Archbishop Visvaldas Kulbokas, Apostolic Nuncio to Ukraine, at a liturgy during his visit to Kharkiv Archbishop Visvaldas Kulbokas, Apostolic Nuncio to Ukraine, at a liturgy during his visit to Kharkiv 

Nuncio to Ukraine: Light of Jesus shines even in war

Archbishop Visvaldas Kulbokas, the Apostolic Nuncio to Ukraine, speaks with Vatican News about celebrating Christmas even as bombs are falling.

By Svitlana Dukhovych and Christopher Wells

“Even at Christmas time, the war has not gone away. The war continues,” says Archbishop Visvaldas Kulbokas, the Holy See’s Apostolic Nuncio, in an interview with Vatican News.

Ukraine is spending its second Christmas under the spectre of war, with the tragic conflict showing no signs of abating almost two years on from the full-scale invasion of the country by Russia.

Russia has stepped up its winter bombardment of urban areas, with Ukraine’s two largest cities, Kyiv and Kharkiv, coming under massive attack on the second day of the new year. Ukrainian officials said at least five people were killed and scores more wounded in the attacks.

Ukrainians were not spared even on Christmas Day, with Archbishop Kulbokas noting air alerts and bombs falling even during the Christmas liturgies.

“But in this sense,” he adds, “Christmas stands out even more, because the light of Jesus shines in the darkness, shines in the difficulties.” While noting that no one in the city has been exempt from the terror, the Nuncio explains that the meaning of Christmas nonetheless becomes clearer: “As Jesus says, ‘Do not seek peace in the world, because the world can’t give it to you. So seek peace in my arms.’”

Visit to Kharkiv

The Lithuanian prelate spent Christmas Day in Kharkiv, where he says he went “in order to pray better” and to be with those who are suffering. Kharkiv, in eastern Ukraine, is one of the hardest-hit places in the country.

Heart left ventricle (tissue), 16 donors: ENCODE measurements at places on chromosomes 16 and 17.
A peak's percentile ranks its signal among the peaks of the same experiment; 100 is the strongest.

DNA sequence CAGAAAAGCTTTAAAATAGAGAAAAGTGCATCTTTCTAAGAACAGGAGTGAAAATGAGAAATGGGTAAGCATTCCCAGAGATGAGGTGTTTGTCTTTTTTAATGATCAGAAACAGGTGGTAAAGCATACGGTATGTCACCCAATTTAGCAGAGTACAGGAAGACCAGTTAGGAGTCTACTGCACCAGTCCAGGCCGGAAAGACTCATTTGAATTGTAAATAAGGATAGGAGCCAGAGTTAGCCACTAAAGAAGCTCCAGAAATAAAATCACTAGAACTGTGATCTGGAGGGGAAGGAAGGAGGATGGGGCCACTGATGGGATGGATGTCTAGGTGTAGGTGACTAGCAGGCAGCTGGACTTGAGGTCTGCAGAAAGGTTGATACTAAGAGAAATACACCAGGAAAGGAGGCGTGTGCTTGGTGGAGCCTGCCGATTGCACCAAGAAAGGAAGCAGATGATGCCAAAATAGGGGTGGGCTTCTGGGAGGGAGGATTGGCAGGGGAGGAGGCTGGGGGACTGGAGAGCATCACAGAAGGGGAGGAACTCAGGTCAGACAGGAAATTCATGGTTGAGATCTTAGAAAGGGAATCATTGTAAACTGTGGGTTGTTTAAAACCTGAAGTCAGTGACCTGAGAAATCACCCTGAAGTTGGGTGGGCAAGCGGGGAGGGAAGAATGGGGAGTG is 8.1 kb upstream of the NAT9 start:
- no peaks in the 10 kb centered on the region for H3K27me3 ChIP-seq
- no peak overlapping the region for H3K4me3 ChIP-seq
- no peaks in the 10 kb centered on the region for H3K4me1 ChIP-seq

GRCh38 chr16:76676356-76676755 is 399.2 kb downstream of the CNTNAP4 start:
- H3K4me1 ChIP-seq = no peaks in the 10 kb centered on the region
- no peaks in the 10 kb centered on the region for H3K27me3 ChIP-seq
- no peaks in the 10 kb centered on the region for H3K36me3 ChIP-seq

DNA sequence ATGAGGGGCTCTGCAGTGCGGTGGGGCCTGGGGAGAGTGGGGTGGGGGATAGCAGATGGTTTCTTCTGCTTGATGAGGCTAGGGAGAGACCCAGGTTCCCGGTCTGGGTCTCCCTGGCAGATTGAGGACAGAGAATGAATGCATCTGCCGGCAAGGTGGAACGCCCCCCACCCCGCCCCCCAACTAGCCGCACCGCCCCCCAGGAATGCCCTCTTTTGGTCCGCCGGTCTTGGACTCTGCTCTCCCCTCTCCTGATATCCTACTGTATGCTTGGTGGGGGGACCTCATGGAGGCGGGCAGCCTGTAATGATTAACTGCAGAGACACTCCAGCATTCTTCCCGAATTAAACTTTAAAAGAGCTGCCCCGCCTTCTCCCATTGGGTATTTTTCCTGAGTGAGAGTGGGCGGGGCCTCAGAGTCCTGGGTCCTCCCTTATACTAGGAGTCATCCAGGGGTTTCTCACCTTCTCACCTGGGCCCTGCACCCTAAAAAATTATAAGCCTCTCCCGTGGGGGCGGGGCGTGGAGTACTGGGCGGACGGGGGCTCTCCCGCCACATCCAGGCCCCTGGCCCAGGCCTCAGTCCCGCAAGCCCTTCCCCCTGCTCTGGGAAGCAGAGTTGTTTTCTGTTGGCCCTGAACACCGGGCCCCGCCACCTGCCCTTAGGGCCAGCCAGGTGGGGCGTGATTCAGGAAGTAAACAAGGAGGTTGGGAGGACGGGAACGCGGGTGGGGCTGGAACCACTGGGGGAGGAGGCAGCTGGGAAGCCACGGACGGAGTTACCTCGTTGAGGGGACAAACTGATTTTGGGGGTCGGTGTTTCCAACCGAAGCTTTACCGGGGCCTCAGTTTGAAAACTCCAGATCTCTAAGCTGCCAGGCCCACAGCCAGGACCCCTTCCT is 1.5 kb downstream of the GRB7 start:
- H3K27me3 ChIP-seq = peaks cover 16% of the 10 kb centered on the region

Archbishop Kulbokas says his visit helped him see “the deepest meaning” of Christmas when he was able to pray together with the faithful in the Cathedral. “Celebrating Christmas with them is the most profound experience there can be,” he said. “And this is exactly what I was looking for, to pray with those who live Christmas seriously.”

He notes that even in the most tragic circumstances, Christmas remains joyful “because Jesus, our Redeemer, is born: but this joy is combined with great seriousness.”

The importance of ‘presence’

In his interview with Vatican News, Archbishop Kulbokas explains the importance of being present with those who suffer. This help “is important in three aspects,” he says: The spiritual aspect: “that is, prayer, the prayer of the whole world”; the humanitarian aspect; and the psychological aspect.

The third is especially important, he says, so that people know that they are not alone. By visiting those in war zones, people can understand from experience the risks of war.

The Nuncio warned of the danger that war might fade from the headlines and the public imagination “because it is always so far away from so many people.” He continues, “Instead, this physical, personal closeness” at least offers some consolation.

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04 January 2024, 15:19